Moderation to shape dieters' foods in 2005

- Last updated on GMT

Related tags: Nutrition

The food industry will this year revert to one of the oldest
principles in healthy eating - balance - as it seeks to respond to
a consumer move away from extreme dieting, predicts a Mintel
analyst.

David Jago, director of Mintel's Global New Products Database (GNPD), has joined other commentators in forecasting a decline in the low-carb craze in both the USA and the UK.

"The whole low-carb category is being seen as a fad,"​ Jago told NutraIngredients.com.

"Sales of low-carb products in the UK are quite low anyway so we won't notice too much change in the European marketplace, but the number of people on low-carb diets is falling in the US and here we will see lots of brands falling by the wayside."

While the UK has been the only significant European market for development activity in low-carb products, major brands such as Unilever have launched new ranges as late as the end of last year.

But rather than looking to the US, forward-looking manufacturers in Europe are more likely to be following an alternative trend that has developed in Australia, says Jago.

The Glycaemic Index has gained much coverage in the UK over recent months and will respond to consumer demand for a more 'moderate' approach to diet.

Again, most products mentioning GI on labels have been launched in the UK, although Germany is set to be the next biggest market, suggests Jago.

He added: "This could be a difficult concept for many consumers to understand and so manufacturers may do well to turn instead to the Glycemic Load, especially in Europe."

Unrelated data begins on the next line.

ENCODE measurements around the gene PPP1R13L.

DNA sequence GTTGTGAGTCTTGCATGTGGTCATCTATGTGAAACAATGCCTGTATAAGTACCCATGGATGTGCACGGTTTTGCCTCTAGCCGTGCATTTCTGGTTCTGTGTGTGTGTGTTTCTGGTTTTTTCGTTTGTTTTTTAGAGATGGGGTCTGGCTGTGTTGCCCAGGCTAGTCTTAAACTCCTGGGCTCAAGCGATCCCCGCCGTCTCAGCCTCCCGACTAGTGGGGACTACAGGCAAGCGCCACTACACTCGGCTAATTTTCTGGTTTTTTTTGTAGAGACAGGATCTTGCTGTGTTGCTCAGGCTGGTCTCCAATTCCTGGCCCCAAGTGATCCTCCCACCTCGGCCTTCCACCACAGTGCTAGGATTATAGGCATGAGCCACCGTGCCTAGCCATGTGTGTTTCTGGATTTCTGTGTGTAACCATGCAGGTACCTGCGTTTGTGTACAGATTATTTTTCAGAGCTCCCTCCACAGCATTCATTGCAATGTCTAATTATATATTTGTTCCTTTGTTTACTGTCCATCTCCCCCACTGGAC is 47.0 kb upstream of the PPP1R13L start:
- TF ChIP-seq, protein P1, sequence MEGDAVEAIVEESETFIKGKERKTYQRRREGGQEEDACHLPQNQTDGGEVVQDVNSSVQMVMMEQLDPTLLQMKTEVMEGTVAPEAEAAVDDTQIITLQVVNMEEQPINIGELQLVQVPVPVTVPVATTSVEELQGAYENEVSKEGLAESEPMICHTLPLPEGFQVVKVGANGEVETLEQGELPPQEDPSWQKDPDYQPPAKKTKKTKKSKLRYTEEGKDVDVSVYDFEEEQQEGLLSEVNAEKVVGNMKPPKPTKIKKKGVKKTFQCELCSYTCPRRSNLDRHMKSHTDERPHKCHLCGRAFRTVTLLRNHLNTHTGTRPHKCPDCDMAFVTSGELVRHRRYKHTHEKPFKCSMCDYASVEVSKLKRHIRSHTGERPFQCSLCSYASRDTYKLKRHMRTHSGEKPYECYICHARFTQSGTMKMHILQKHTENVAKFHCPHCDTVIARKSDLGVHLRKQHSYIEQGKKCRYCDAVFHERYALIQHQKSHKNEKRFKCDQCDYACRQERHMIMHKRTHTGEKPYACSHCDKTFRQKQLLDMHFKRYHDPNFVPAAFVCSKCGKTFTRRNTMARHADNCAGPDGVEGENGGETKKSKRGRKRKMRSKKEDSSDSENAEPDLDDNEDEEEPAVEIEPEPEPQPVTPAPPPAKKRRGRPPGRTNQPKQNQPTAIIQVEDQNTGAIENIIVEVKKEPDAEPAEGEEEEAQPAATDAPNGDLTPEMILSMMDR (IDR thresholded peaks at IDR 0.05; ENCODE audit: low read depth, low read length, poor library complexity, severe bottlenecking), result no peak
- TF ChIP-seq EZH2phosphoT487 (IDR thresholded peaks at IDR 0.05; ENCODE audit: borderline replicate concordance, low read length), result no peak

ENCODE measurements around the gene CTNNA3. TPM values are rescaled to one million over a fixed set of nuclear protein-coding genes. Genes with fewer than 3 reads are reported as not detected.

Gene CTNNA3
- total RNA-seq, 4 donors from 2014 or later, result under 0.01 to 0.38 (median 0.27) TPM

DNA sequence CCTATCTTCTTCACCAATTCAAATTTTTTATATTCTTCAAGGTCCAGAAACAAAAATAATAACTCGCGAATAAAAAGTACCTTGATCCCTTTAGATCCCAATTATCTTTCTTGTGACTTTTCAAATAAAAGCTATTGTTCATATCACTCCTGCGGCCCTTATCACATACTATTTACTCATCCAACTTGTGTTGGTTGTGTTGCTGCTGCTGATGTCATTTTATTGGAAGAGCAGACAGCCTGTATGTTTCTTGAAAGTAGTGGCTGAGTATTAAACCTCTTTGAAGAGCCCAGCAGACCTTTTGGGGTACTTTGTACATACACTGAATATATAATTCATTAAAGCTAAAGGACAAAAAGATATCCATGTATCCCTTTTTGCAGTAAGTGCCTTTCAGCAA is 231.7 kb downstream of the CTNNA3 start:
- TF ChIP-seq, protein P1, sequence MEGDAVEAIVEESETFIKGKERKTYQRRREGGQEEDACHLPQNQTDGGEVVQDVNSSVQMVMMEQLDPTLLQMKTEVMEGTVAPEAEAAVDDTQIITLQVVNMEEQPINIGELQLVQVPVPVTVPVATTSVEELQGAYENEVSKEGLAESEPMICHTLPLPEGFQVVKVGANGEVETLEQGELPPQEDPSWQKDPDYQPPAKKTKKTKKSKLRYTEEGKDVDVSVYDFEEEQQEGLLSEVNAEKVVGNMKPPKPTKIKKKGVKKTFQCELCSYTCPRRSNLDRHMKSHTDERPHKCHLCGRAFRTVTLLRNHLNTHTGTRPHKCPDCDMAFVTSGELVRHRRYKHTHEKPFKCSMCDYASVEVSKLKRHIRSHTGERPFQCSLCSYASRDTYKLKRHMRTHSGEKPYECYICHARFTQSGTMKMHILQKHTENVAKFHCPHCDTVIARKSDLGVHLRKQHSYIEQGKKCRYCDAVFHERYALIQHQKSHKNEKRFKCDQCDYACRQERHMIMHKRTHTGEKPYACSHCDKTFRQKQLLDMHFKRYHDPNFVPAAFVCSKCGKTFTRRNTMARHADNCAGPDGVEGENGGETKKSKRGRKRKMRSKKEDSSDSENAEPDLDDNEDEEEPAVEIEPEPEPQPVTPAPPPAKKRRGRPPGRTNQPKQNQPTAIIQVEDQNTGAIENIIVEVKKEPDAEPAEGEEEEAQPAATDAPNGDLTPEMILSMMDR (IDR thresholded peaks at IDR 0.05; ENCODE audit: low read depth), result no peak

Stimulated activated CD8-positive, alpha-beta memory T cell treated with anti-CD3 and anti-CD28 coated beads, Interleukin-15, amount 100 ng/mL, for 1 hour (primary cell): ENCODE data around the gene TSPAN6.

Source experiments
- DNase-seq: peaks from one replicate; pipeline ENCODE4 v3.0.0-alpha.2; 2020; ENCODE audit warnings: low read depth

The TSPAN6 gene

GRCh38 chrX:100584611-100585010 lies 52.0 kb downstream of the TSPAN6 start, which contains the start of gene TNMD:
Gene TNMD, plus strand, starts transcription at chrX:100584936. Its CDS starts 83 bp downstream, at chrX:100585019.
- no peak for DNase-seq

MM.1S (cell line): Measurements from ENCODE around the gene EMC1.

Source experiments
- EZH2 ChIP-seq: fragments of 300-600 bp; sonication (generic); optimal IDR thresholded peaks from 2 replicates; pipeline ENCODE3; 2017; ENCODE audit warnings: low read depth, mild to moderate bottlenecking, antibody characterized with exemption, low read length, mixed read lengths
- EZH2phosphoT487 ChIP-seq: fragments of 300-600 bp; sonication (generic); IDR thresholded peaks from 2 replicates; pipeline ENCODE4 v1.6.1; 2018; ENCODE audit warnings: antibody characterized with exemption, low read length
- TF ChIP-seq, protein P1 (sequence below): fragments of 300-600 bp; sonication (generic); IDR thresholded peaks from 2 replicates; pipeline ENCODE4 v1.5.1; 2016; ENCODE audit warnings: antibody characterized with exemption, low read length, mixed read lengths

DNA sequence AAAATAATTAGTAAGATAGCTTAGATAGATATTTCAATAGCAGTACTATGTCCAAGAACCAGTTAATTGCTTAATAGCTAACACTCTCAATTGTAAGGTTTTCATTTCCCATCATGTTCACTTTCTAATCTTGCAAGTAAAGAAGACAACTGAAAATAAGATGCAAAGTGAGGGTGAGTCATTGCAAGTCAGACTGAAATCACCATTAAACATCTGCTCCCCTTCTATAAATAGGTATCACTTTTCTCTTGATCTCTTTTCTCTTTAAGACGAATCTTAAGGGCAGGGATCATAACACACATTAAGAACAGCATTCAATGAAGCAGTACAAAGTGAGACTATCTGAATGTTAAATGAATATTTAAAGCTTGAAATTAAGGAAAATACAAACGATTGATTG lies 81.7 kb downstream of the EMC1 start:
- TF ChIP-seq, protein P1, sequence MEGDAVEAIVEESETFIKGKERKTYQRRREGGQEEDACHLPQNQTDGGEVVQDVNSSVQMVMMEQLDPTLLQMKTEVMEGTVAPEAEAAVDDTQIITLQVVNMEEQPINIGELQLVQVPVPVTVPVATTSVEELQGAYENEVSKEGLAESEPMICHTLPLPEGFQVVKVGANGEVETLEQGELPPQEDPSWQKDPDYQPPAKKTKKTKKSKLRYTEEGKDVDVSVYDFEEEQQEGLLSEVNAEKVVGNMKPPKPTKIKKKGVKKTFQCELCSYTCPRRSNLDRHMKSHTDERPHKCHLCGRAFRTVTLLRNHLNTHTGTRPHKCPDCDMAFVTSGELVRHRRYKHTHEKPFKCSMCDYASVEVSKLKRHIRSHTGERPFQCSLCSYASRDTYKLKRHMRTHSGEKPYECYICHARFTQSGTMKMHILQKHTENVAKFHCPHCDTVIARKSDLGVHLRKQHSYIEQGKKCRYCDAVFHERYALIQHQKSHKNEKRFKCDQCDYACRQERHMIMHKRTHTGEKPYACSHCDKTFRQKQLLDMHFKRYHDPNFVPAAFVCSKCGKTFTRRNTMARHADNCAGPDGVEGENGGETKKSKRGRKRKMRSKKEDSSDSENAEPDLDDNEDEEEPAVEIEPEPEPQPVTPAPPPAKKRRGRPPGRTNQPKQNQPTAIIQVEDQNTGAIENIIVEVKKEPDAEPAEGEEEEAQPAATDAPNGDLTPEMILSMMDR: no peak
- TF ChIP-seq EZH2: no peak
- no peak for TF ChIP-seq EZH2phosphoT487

"Glycemic Load takes into account both the amount and the type of carbohydrate, and so is a more 'user-friendly' term for dieters."

So far, Tesco's has pioneered labeling of low-GI products in the mainstream industry, with fellow retailer Marks & Spencer following suit with its Count on Us range.

Food manufacturers will also see opportunity in mid-calorie products, predicts the analyst.

Mid-calorie products have so far been restricted to the USA and not all mid-' positioned products will work in Europe. For example, Coke has said it will not launch its C2 in the UK, Europe's largest market for low-calorie drinks, and therefore is not expected to enter the region.

But mid-calorie foods and foods with reduced, rather than low, fat could prove to offer a good positioning for companies looking for a healthier image.

"Such products fit the growing trend towards 'balance', and represent a useful compromise between the luxury, full-fat end of the market and the fat-free or very low fat option, which often only appeals to the very health conscious,"​ explained Jago.

He suggests that categories that feature strong polarization between luxury and low-fat variants - such as yoghurts - might benefit most from this trend, with most consumers preferring to keep some of the fat for better taste.

In line with this, portion control will become a major new trend, first in the US and later in the UK and some parts of continental Europe, according to Mintel.

Larger-sized products, like King Size chocolate bars, may be relaunched as 'Share Size', while other products might appear in pre-measured and labelled packs, like Kraft Foods' 100 Calorie Packs in the US, to make it as easy as possible for consumers to get healthy.

Related topics: Weight management

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